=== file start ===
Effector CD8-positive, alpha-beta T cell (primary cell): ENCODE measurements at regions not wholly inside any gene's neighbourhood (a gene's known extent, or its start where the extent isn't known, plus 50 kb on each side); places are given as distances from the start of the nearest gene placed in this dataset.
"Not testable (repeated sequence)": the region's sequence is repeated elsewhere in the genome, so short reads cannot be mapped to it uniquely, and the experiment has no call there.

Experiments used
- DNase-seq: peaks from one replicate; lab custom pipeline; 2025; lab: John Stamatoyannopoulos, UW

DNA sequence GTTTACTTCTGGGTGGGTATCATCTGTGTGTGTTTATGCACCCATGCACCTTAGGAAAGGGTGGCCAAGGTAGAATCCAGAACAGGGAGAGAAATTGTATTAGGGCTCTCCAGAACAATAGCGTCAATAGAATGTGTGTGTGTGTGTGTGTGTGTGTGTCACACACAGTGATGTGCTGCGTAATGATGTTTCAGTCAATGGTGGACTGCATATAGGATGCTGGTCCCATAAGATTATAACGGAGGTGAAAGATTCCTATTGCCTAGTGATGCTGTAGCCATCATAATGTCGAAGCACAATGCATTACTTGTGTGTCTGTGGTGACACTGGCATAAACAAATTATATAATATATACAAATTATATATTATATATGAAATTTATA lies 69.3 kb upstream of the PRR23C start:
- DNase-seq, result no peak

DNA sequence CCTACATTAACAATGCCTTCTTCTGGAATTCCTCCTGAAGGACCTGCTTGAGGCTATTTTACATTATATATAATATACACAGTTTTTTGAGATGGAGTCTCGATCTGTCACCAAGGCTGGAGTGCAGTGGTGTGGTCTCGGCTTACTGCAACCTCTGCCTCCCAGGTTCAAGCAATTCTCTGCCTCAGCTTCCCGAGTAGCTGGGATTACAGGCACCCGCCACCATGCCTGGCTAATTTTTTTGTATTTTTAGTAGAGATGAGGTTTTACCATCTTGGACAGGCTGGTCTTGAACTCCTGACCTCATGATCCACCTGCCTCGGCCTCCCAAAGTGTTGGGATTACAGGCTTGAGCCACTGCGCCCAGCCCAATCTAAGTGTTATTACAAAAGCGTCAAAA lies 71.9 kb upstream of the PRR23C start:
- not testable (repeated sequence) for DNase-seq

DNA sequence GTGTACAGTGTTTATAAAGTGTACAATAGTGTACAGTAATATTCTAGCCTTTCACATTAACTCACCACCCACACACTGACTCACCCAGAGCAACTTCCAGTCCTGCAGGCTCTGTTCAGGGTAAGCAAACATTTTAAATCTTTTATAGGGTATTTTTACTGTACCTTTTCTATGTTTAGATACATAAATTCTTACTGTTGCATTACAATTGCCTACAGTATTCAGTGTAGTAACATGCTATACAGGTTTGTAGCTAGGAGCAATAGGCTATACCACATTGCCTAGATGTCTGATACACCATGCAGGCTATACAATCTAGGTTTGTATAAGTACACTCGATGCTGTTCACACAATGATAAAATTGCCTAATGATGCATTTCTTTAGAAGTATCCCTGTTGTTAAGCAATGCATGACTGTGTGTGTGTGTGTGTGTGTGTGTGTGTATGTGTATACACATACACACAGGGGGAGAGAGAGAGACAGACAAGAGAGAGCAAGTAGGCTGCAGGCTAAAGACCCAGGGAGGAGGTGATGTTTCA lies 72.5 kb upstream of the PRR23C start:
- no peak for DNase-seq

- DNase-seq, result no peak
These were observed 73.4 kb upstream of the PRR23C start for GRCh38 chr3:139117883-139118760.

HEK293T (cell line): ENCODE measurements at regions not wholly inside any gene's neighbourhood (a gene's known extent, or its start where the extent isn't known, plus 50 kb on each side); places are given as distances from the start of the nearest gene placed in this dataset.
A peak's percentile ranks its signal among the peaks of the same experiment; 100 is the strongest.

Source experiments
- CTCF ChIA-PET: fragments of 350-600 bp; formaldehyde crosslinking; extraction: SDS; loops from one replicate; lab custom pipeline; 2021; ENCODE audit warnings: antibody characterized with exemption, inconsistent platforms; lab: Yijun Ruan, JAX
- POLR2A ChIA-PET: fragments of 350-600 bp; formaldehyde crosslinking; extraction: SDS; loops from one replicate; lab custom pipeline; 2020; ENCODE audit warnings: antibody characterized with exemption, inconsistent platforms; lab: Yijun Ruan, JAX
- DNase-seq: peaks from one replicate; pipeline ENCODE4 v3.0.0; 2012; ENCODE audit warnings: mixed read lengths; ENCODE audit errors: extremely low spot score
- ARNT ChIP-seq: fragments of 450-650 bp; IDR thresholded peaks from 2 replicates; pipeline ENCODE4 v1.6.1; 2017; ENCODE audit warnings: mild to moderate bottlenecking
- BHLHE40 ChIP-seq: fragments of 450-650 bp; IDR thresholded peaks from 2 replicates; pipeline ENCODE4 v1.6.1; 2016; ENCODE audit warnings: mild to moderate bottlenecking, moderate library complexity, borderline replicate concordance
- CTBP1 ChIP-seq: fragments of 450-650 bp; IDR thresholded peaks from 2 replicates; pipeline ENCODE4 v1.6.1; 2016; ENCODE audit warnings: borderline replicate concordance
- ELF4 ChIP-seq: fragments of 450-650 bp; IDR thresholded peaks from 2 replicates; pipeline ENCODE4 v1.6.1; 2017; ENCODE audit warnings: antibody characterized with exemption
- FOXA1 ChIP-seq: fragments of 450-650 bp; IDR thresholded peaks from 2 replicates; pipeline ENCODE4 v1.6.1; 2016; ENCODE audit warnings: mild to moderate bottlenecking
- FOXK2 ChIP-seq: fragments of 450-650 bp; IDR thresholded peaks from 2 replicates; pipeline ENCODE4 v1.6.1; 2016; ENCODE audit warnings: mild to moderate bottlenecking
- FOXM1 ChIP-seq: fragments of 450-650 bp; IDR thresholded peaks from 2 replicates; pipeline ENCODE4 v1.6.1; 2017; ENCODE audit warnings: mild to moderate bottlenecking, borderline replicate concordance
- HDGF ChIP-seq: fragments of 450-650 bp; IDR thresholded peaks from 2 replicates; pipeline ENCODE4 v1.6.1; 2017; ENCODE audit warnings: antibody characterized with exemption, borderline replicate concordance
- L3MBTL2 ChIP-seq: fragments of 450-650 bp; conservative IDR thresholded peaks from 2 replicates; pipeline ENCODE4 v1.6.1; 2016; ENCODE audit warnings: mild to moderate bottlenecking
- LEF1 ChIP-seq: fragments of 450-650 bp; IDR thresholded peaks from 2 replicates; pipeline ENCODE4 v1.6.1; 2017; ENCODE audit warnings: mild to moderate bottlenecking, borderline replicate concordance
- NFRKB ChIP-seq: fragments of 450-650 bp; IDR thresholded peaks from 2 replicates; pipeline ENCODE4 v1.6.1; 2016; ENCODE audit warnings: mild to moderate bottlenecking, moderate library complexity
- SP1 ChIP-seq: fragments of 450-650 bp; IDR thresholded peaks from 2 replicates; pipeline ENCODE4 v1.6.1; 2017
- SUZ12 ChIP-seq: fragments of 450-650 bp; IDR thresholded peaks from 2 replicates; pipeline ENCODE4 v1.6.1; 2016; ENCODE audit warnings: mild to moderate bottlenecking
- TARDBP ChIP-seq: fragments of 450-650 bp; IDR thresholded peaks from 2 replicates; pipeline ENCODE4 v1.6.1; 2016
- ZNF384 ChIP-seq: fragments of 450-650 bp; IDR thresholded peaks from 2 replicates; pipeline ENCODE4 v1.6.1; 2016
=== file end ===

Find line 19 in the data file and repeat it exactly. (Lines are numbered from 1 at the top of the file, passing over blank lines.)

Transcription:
- ARNT ChIP-seq: fragments of 450-650 bp; IDR thresholded peaks from 2 replicates; pipeline ENCODE4 v1.6.1; 2017; ENCODE audit warnings: mild to moderate bottlenecking